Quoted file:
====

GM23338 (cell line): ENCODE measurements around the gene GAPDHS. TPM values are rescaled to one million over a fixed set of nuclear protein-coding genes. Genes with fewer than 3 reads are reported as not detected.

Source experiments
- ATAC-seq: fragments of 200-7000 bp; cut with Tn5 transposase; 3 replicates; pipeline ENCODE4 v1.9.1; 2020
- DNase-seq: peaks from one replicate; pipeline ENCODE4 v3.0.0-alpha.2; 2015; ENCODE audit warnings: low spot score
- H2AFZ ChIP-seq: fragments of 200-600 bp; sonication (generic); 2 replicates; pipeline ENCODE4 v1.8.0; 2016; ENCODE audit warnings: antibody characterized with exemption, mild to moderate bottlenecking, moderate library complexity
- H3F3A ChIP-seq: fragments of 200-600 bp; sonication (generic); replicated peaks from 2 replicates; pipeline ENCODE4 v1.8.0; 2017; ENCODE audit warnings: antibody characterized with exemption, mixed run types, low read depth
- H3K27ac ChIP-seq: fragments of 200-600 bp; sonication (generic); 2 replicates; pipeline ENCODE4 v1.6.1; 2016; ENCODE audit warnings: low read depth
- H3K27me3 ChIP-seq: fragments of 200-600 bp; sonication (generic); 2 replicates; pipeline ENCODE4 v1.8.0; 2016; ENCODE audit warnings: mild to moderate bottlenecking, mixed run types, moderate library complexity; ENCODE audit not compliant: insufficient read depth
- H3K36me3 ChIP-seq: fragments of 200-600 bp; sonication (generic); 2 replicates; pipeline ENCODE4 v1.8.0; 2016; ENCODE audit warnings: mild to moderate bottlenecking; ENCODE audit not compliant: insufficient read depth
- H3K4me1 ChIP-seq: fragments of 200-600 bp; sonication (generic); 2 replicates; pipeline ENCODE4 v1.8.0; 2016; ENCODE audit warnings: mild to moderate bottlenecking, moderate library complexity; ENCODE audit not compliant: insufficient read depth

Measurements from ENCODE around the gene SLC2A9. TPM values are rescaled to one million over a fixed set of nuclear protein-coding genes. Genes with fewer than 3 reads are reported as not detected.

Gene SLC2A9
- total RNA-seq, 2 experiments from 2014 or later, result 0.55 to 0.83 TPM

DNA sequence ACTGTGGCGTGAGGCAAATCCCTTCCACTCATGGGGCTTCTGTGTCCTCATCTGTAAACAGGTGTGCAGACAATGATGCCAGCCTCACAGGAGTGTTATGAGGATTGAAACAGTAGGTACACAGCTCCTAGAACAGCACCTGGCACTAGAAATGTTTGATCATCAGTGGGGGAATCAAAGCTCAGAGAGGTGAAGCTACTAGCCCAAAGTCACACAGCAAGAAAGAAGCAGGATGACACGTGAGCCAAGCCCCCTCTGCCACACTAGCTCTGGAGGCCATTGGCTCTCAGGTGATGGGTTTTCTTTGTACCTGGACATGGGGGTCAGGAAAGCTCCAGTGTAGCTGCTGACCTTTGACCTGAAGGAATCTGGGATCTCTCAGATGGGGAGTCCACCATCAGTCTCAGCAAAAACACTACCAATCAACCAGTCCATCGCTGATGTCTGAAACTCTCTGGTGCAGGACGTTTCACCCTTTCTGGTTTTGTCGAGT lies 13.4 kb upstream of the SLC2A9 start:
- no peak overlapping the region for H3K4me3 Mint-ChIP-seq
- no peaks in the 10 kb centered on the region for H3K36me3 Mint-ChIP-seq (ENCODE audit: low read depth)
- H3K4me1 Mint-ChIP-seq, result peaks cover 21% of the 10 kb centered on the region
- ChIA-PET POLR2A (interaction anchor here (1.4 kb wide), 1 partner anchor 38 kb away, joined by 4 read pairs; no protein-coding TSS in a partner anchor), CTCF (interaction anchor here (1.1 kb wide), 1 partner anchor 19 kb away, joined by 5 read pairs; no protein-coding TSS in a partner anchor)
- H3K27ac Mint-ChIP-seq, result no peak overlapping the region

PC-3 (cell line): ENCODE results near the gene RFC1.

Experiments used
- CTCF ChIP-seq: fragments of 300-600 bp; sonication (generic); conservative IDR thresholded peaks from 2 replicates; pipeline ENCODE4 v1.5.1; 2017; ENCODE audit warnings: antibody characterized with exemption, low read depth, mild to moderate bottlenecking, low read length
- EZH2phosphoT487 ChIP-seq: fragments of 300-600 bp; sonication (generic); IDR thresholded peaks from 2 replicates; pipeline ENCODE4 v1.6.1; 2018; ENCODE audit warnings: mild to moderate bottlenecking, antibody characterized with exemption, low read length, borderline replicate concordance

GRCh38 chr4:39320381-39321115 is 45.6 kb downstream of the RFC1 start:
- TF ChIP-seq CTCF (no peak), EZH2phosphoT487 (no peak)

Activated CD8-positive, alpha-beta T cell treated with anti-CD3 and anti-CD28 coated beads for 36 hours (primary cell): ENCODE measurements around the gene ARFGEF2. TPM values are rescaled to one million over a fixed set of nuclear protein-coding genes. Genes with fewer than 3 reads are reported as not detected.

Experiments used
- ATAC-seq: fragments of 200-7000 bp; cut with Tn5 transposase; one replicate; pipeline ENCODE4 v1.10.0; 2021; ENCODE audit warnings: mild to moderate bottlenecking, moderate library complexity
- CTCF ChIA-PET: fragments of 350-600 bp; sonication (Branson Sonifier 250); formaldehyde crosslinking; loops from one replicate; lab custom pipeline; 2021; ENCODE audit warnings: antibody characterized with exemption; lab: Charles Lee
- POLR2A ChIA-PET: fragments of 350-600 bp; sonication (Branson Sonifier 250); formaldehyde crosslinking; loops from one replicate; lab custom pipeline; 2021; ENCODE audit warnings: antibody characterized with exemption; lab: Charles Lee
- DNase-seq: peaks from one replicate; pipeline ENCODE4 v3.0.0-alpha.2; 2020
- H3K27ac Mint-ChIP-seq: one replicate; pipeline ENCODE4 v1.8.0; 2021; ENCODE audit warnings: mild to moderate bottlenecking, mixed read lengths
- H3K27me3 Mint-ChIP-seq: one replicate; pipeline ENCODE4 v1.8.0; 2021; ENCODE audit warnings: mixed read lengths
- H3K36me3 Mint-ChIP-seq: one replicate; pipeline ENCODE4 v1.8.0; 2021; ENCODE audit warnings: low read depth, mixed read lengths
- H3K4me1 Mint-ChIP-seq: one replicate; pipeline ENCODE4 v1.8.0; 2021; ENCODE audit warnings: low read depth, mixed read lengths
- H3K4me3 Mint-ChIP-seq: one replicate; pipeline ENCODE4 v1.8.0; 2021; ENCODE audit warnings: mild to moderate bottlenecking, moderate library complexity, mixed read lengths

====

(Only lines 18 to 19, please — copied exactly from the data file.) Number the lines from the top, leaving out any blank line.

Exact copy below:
- ChIA-PET POLR2A (interaction anchor here (1.4 kb wide), 1 partner anchor 38 kb away, joined by 4 read pairs; no protein-coding TSS in a partner anchor), CTCF (interaction anchor here (1.1 kb wide), 1 partner anchor 19 kb away, joined by 5 read pairs; no protein-coding TSS in a partner anchor)
- H3K27ac Mint-ChIP-seq, result no peak overlapping the region